One of the classic structures to horror fiction is pretty much the same as the classic “two men went into a pub” joke. As are so many things in life, chiefly among them instances of two men going into a pub. Get some broadly-drawn characters, put them in a place and a situation, work through the story, and then BAM!- hit ’em with the punchline. Jon Gorman and Thomas Edward Seymour‘s latest defiantly indie horror pic does this almost to perfection, and is all the better for it. An adaptation of Rudyard Kipling‘s “Mark Of The Beast,” it takes the unusual step of simultaneously sticking very close to the original text and uprooting the action from colonial India and plonking it down in the rural USA and making it dress up as a cabin in
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OK, so I’m interviewing Justin Sullivan of New Model Army and I’m shitting myself; one of the finest living British songwriters, veteran of a 30-plus-years of playing kick-ass protest rock’n’roll, a man who’s played more good gigs than I’ve had bad ideas… no, this won’t be awkward at all. But I’d be a dumbass to pass up the opportunity – and I’ve seen interviews where he’s been very patient with people even more inept than me – so here goes! I dial.
And here he is! Talking! In person! And he’s a very agreeable chap. He very kindly takes a break from compiling vocals on the forthcoming new album (of which more later) to talk to me about, among other things, “something that happened 73 years ago or whenever it
Continue reading An interview with Justin Sullivan […]
There’s something eternal, something relentlessly omnipresent about Neurosis, despite their constant shifts in sound. They’re not so much like a band who play music at you and every couple of years record some of it; they’re more like a BIG FUCK-OFF ASTEROID where the music is ALWAYS playing, and which sometimes passes close enough to Earth that we can hear it for a while. Although it’s fucking loud, so it doesn’t actually come close enough to wipe us out, although at times it sounds like it really wants to. And at other times it sounds like a transmission back from a future after it HAS wiped us out.
Basically, Neurosis are BIG. Big men playing big music on very big
Continue reading Neurosis – Honor Found In Decay […]
1979. A young snot-nosed punk steps up to a microphone, shouts “GO!” and a national treasure is born. The punk is Justin Sullivan, New Model Army the national treasure, and the “GO!” the unleashing of the hounds which heralds “Christian Militia,” the opening track on their classic mini-album Vengeance.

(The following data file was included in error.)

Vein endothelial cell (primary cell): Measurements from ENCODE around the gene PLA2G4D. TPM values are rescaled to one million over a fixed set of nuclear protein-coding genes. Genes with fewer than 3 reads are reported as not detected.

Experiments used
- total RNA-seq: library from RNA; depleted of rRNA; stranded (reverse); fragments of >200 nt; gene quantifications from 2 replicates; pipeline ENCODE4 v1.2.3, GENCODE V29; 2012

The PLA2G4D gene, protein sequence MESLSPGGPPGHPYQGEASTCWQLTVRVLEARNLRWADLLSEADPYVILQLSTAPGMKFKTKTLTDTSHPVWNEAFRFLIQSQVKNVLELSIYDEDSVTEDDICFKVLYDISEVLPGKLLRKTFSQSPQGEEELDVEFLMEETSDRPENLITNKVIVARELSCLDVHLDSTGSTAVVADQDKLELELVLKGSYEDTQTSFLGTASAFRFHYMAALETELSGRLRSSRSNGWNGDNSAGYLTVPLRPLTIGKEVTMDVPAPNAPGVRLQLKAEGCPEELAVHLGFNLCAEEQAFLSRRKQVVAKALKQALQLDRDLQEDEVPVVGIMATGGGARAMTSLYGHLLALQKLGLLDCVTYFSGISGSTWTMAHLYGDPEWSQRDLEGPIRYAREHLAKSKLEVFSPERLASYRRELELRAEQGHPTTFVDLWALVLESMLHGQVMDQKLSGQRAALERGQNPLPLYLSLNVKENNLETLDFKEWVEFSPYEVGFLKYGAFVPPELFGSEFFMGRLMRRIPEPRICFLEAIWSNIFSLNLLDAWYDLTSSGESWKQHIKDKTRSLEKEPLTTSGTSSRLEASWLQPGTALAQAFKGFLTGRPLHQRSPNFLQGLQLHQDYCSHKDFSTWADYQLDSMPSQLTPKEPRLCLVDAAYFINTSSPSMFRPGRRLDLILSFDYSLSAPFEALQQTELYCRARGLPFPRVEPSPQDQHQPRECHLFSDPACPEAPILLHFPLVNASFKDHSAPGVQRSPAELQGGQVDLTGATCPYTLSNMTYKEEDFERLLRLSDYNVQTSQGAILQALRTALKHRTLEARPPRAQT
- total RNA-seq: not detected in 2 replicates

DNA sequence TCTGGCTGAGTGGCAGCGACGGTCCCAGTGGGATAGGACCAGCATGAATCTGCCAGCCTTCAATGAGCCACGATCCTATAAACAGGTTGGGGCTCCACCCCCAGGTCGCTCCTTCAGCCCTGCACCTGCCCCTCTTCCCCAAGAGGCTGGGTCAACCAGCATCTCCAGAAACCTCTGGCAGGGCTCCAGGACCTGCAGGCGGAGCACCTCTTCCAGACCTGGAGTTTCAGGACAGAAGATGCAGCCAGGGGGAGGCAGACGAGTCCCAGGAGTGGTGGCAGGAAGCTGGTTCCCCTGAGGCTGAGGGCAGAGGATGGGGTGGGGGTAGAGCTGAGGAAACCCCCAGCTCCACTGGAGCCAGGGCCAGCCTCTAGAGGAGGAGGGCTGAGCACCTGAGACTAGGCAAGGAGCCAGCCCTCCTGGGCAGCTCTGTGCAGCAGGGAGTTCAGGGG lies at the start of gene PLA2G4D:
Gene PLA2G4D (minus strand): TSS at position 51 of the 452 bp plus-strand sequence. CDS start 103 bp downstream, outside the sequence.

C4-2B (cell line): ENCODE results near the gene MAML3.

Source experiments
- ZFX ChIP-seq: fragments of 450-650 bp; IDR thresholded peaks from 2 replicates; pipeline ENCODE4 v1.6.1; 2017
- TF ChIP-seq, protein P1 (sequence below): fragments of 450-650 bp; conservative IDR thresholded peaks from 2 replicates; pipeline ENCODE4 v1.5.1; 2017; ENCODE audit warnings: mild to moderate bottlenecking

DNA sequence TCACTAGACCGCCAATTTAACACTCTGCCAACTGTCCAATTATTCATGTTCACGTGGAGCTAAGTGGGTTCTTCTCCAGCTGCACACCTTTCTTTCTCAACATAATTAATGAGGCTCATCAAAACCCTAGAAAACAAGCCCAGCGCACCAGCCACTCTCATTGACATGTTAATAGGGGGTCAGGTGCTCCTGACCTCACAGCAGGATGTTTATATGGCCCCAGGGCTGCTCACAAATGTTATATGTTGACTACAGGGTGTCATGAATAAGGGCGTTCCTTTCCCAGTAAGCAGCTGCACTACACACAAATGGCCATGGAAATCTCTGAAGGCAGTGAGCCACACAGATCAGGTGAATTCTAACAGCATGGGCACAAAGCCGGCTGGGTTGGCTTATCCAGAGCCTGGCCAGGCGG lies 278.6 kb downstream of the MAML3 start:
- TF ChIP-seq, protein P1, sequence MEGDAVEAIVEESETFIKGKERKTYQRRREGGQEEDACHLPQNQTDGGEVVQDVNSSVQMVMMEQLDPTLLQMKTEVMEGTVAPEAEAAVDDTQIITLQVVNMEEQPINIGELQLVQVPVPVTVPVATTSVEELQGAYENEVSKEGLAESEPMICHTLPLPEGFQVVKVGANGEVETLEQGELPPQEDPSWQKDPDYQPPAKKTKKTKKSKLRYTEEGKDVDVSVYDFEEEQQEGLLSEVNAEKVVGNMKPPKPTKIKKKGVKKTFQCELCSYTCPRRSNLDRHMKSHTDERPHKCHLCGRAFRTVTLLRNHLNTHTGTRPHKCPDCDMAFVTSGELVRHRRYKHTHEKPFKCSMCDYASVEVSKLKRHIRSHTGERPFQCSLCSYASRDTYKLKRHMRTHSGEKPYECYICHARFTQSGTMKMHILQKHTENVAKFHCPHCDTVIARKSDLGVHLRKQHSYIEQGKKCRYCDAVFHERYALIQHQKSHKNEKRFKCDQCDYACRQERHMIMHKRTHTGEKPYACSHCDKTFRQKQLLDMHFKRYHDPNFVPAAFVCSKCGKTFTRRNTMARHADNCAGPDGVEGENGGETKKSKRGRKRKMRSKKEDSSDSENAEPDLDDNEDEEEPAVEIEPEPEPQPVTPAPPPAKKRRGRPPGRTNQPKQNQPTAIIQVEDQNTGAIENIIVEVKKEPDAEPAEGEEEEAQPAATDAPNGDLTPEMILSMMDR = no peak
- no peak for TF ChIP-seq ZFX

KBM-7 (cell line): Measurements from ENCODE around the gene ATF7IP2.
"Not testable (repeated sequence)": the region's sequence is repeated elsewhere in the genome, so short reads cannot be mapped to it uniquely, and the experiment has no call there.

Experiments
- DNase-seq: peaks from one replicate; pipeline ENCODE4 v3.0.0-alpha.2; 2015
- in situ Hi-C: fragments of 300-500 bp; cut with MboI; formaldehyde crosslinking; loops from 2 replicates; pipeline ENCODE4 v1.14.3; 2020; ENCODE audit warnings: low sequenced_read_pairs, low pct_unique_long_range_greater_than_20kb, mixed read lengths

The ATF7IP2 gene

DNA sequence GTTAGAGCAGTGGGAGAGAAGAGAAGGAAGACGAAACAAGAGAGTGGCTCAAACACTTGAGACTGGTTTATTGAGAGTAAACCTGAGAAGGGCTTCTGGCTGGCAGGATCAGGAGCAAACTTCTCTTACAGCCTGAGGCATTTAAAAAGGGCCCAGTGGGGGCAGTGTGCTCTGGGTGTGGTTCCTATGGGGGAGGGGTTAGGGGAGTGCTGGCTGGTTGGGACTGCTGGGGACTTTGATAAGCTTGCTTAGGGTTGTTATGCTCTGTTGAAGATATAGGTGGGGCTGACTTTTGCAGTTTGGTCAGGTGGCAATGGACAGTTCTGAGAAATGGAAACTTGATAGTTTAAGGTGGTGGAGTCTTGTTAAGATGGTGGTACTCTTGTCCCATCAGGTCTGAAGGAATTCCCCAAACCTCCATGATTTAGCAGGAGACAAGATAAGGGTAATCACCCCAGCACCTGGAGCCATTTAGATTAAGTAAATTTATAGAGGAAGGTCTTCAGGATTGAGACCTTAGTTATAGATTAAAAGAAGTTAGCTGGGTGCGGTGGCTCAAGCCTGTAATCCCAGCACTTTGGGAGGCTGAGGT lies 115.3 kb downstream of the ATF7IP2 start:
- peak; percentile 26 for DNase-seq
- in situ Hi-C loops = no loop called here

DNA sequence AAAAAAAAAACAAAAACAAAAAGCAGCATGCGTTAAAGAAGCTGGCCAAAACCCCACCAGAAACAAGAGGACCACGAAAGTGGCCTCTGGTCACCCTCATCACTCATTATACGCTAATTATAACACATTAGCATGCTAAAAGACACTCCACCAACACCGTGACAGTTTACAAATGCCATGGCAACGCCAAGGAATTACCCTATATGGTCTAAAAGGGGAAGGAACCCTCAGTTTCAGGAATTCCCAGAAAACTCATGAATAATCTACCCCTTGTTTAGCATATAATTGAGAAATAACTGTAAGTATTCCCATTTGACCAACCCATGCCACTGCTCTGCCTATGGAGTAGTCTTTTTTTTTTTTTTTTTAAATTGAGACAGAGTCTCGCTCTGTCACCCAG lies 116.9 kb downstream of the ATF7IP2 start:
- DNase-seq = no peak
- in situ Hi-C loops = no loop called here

2013, and Vengeance is back (has been since the end of 2012, in fact) and it’s now over four times longer. So it’s… kind of back with three Vengeances. Take that, Bruce Willis! And it’s amazing how fresh it sounds, and how the songs still work today. Those strained, impassioned vocals, those part-moshpit, part-parade ground drums (courtesy of the late Robb Heaton) calling to mind the dancefloor as much as the squat party, and those awesome, looping bass
Continue reading New Model Army – Vengeance: The Whole Story 1980-1984 […]
The Dome, London 1 December 2012
Thirty years ago, thirty years ago to the very day, the original power couple of electro-goth, Nik Fiend and his wife, erm, Mrs Fiend, first unveiled their psychedelic horror show for the first, and for what they admit they believed would also be the last, time. And somehow they’re still here, thirty years on. And it’s time for a party.
Onto a stage festooned with cobwebs, skulls with glowing eyes and all the usual Sex Fiend malarkey capers Nik, seemingly dressed as every
Continue reading Alien Sex Fiend (live at The Batcave) […]
I believe it was the great Neil Young who sang “…only Swans can break your arm” back in the dim and distant mists of musical history, and up until now he’s been right. No band other than Michael Gira‘s monolithic spacegod-baiting machine has ever had the capacity to damage limbs simply through sheer heftiness. But all that’s changed now with the arrival of the new Godspeed You! Black Emperor album, and in particular its opening (and topically-titled) track “Mladic.”